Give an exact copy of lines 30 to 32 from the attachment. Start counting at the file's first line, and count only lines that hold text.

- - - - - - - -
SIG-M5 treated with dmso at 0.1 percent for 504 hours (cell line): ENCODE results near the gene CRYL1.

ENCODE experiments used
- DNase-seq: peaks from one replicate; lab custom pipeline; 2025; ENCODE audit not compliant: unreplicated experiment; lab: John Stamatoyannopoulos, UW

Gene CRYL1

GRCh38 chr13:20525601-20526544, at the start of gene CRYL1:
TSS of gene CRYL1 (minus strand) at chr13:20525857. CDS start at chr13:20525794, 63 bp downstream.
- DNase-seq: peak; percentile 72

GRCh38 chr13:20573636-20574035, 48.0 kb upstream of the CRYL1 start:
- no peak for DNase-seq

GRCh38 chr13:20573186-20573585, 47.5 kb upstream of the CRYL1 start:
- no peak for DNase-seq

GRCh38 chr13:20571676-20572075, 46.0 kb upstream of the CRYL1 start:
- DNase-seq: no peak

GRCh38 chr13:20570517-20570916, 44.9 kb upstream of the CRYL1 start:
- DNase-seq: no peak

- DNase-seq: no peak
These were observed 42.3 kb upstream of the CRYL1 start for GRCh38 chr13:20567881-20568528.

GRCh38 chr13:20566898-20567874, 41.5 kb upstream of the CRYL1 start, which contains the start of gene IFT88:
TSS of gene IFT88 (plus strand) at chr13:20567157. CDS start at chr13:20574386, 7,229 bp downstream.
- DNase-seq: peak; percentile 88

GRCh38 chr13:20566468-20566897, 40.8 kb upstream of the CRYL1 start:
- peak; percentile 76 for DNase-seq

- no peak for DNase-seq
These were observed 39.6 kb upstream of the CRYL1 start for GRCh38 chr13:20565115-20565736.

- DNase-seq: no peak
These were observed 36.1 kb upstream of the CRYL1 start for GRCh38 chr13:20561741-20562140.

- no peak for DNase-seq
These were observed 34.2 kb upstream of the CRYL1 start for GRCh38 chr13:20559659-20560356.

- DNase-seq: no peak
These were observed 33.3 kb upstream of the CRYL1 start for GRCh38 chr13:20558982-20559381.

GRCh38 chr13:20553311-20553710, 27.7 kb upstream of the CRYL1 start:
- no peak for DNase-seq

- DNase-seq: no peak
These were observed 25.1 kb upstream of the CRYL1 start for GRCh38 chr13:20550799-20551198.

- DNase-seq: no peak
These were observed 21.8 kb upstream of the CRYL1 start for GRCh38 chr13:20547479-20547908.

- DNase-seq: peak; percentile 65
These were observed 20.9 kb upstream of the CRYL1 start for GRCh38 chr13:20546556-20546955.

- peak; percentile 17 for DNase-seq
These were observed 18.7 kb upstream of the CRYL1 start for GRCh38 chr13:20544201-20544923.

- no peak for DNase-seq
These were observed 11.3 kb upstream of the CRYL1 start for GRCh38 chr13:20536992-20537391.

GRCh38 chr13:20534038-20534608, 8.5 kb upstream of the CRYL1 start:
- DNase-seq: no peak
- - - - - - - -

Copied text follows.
These were observed 33.3 kb upstream of the CRYL1 start for GRCh38 chr13:20558982-20559381.

GRCh38 chr13:20553311-20553710, 27.7 kb upstream of the CRYL1 start:
- no peak for DNase-seq